Divorce Attorney Scott J. Stadler

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relocationRelocation With Child

Pursuant to Florida Statute 61.13001 relocation means moving a child more than 50 miles from the child’s principal place of residence. If the parents agree to the relocation of the child’s principal residence, you can satisfy the court requirements by signing a written agreement and have the agreement ratified by the court.

Unless an agreement is reached, the parent who desires to relocate must file a Petition to Relocate and serve it upon the other parent and every other person entitled to access or to time sharing with the child.

  • MY SPOUSE WILL NOT AGREE FOR ME TO MOVE MORE THAN 50 MILES WITH THE KIDS. WHAT IS REQUIRED TO OBTAIN COURT PERMISSION?

    The petition to relocate must be signed under oath or affirmation under penalty of perjury and include:

    1. (a) A description of the location of the intended new residence, including the state, city, and specific physical address, if known.
    2. (b) The mailing address of the intended new residence, if not the same as the physical address, if known.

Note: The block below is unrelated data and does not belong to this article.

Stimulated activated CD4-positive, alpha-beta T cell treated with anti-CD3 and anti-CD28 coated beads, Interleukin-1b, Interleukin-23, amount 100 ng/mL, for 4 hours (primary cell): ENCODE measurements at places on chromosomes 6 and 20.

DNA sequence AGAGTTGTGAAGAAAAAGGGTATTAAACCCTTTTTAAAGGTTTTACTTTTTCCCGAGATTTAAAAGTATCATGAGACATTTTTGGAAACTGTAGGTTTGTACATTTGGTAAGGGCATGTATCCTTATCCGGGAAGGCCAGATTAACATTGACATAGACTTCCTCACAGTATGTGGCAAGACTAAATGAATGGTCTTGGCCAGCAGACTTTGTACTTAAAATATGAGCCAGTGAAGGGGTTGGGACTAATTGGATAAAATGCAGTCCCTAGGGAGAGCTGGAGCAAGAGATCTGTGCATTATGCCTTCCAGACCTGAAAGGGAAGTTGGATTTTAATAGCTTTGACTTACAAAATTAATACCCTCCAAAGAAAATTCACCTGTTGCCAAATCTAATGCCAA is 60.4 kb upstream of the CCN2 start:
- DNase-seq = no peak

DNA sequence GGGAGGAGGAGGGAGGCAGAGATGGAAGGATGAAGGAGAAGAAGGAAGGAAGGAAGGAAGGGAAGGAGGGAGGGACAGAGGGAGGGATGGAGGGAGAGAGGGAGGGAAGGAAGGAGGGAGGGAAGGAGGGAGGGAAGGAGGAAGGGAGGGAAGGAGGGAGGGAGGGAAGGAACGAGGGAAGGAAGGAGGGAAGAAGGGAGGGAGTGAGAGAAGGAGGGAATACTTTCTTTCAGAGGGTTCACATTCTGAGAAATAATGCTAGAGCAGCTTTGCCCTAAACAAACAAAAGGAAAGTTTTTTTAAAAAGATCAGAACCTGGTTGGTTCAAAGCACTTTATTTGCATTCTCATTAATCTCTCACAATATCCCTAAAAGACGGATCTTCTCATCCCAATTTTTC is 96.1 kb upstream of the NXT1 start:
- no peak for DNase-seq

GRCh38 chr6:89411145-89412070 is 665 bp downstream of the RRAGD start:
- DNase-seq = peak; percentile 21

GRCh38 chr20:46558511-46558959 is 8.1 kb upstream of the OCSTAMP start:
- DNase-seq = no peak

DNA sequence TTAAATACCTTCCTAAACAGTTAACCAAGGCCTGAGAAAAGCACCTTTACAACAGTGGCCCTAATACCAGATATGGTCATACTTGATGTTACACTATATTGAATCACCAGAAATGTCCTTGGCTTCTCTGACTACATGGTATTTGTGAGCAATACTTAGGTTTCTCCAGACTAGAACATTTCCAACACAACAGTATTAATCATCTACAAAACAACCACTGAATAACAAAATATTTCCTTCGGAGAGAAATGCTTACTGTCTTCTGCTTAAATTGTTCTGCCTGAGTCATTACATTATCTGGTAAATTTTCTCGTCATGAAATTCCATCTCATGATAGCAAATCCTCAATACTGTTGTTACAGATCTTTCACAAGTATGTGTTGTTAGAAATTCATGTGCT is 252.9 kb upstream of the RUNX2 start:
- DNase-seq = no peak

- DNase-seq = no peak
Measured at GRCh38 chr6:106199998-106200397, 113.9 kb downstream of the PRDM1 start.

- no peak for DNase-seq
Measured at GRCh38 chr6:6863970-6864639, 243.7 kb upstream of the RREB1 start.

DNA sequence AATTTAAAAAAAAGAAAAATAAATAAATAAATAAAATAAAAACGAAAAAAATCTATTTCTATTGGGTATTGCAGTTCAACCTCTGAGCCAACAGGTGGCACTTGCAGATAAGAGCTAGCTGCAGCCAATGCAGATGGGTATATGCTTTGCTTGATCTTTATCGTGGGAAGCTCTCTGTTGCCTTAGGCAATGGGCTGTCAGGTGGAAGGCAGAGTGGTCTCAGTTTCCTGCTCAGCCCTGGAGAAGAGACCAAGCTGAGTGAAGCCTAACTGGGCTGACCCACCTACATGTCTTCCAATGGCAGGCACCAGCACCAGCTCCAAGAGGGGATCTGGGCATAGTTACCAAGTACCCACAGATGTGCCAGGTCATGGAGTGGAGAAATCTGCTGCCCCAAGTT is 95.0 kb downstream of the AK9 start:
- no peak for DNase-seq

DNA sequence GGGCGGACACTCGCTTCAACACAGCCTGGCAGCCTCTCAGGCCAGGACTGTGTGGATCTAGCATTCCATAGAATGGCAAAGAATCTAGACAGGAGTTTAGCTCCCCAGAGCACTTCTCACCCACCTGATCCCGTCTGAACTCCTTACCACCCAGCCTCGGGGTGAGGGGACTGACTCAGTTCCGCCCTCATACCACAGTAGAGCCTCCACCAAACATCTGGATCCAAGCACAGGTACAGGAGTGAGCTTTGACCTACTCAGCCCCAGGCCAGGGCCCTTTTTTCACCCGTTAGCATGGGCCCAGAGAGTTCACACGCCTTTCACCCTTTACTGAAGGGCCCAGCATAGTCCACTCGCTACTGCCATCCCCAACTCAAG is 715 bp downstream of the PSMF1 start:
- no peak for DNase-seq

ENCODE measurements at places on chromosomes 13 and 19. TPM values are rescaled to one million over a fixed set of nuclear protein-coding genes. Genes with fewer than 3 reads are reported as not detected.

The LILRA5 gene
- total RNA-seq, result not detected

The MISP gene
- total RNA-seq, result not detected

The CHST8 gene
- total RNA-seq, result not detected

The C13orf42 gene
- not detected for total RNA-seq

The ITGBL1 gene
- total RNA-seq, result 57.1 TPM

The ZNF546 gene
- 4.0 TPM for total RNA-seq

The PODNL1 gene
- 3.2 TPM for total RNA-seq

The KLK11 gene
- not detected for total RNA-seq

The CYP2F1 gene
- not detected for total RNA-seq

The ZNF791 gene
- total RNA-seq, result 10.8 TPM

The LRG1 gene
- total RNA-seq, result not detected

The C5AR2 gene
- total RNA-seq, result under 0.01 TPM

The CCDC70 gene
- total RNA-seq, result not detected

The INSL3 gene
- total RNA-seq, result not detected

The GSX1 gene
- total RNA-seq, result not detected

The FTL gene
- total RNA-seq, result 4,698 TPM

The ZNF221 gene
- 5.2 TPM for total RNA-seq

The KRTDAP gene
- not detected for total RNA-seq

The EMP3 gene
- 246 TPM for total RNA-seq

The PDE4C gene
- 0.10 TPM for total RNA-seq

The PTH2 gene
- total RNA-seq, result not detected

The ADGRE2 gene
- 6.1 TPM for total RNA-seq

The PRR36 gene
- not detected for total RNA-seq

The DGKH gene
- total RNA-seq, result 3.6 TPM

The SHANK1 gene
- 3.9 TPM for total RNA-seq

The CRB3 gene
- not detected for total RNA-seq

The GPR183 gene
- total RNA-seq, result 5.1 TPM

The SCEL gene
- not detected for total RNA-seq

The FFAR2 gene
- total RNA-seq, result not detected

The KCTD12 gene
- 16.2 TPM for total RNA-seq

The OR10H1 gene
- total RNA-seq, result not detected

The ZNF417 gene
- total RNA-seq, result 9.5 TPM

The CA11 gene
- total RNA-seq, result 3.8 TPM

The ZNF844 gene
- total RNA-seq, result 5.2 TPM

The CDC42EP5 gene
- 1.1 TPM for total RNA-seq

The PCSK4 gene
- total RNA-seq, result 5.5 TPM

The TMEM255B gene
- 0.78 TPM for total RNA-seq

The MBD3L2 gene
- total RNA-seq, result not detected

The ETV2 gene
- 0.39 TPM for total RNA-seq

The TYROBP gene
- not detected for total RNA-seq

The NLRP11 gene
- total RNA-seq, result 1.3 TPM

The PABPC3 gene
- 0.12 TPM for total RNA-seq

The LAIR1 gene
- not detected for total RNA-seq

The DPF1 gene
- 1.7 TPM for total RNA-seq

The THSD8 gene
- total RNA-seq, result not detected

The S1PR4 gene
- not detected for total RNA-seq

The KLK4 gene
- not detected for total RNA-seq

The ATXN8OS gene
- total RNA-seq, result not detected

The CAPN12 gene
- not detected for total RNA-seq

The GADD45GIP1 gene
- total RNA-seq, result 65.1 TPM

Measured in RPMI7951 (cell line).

3. (c) The home telephone number of the intended new residence, if known.
    4. (d) The date of the intended move or proposed relocation.
    5. (e) A detailed statement of the specific reasons for the proposed relocation. If one of the reasons is based upon a job offer that has been reduced to writing, the written job offer must be attached to the petition.
    6. (f) A proposal for the revised post relocation schedule for access and time-sharing together with a proposal for the post relocation transportation arrangements necessary to effectuate time-sharing with the child. Absent the existence of a current, valid order abating, terminating, or restricting access or time-sharing or other good cause predating the petition, failure to comply with this provision renders the petition to relocate legally insufficient.
    7. (g) Substantially the following statement, in all capital letters and in the same size type, or larger, as the type in the remainder of the petition:

    A RESPONSE TO THE PETITION OBJECTING TO RELOCATION MUST BE MADE IN WRITING, FILED WITH THE COURT, AND SERVED ON THE PARENT OR OTHER PERSON SEEKING TO RELOCATE WITHIN 20 DAYS AFTER SERVICE OF THIS PETITION TO RELOCATE. IF YOU FAIL TO TIMELY OBJECT TO THE RELOCATION, THE RELOCATION WILL BE ALLOWED, UNLESS IT IS NOT IN THE BEST INTERESTS OF THE CHILD, WITHOUT FURTHER NOTICE AND WITHOUT A HEARING.

  • I FILED MY PETITION TO RELOCATE - WHAT HAPPENS NEXT?

    The petition to relocate must be served on the other parent and on every other person entitled to access to and time-sharing with the child. If there is a pending court action regarding the child, service of process may be according to court rule. Otherwise, service of process shall be according to chapters 48 and 49 or via certified mail, restricted delivery, return receipt requested.

    A parent or other person seeking to relocate has a continuing duty to provide current and updated information required by this section when that information becomes known.